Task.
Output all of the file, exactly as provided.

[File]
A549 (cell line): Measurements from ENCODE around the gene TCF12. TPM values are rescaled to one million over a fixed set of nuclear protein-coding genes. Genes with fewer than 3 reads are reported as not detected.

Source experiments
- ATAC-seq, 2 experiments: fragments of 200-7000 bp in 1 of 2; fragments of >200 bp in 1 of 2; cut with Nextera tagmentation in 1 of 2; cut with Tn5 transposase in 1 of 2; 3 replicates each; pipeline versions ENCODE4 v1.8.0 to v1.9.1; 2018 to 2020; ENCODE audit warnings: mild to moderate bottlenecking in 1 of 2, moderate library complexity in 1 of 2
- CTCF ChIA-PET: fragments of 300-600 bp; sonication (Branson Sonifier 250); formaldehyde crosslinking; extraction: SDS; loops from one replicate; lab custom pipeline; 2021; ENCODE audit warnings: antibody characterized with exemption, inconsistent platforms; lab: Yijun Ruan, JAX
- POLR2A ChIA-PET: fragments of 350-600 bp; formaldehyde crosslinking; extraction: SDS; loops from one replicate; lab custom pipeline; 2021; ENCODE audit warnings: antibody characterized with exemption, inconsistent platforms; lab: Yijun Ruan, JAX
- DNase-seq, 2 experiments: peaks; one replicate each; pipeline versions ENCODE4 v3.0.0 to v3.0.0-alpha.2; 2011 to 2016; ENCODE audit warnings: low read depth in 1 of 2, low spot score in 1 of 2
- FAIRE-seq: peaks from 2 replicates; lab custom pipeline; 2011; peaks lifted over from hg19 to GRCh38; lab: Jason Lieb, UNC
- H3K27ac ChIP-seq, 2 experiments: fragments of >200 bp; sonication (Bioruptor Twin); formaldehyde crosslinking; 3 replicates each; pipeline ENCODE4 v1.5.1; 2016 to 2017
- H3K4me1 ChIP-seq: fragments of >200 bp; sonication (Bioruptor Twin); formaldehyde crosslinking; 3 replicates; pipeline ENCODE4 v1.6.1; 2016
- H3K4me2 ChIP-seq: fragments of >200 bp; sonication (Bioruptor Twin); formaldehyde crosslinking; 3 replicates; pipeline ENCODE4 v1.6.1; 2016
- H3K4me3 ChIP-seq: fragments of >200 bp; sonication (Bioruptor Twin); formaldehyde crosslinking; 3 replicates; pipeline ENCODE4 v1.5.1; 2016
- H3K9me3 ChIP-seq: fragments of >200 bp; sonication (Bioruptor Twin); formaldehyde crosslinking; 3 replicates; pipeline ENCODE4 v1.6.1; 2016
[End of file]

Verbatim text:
A549 (cell line): Measurements from ENCODE around the gene TCF12. TPM values are rescaled to one million over a fixed set of nuclear protein-coding genes. Genes with fewer than 3 reads are reported as not detected.

Source experiments
- ATAC-seq, 2 experiments: fragments of 200-7000 bp in 1 of 2; fragments of >200 bp in 1 of 2; cut with Nextera tagmentation in 1 of 2; cut with Tn5 transposase in 1 of 2; 3 replicates each; pipeline versions ENCODE4 v1.8.0 to v1.9.1; 2018 to 2020; ENCODE audit warnings: mild to moderate bottlenecking in 1 of 2, moderate library complexity in 1 of 2
- CTCF ChIA-PET: fragments of 300-600 bp; sonication (Branson Sonifier 250); formaldehyde crosslinking; extraction: SDS; loops from one replicate; lab custom pipeline; 2021; ENCODE audit warnings: antibody characterized with exemption, inconsistent platforms; lab: Yijun Ruan, JAX
- POLR2A ChIA-PET: fragments of 350-600 bp; formaldehyde crosslinking; extraction: SDS; loops from one replicate; lab custom pipeline; 2021; ENCODE audit warnings: antibody characterized with exemption, inconsistent platforms; lab: Yijun Ruan, JAX
- DNase-seq, 2 experiments: peaks; one replicate each; pipeline versions ENCODE4 v3.0.0 to v3.0.0-alpha.2; 2011 to 2016; ENCODE audit warnings: low read depth in 1 of 2, low spot score in 1 of 2
- FAIRE-seq: peaks from 2 replicates; lab custom pipeline; 2011; peaks lifted over from hg19 to GRCh38; lab: Jason Lieb, UNC
- H3K27ac ChIP-seq, 2 experiments: fragments of >200 bp; sonication (Bioruptor Twin); formaldehyde crosslinking; 3 replicates each; pipeline ENCODE4 v1.5.1; 2016 to 2017
- H3K4me1 ChIP-seq: fragments of >200 bp; sonication (Bioruptor Twin); formaldehyde crosslinking; 3 replicates; pipeline ENCODE4 v1.6.1; 2016
- H3K4me2 ChIP-seq: fragments of >200 bp; sonication (Bioruptor Twin); formaldehyde crosslinking; 3 replicates; pipeline ENCODE4 v1.6.1; 2016
- H3K4me3 ChIP-seq: fragments of >200 bp; sonication (Bioruptor Twin); formaldehyde crosslinking; 3 replicates; pipeline ENCODE4 v1.5.1; 2016
- H3K9me3 ChIP-seq: fragments of >200 bp; sonication (Bioruptor Twin); formaldehyde crosslinking; 3 replicates; pipeline ENCODE4 v1.6.1; 2016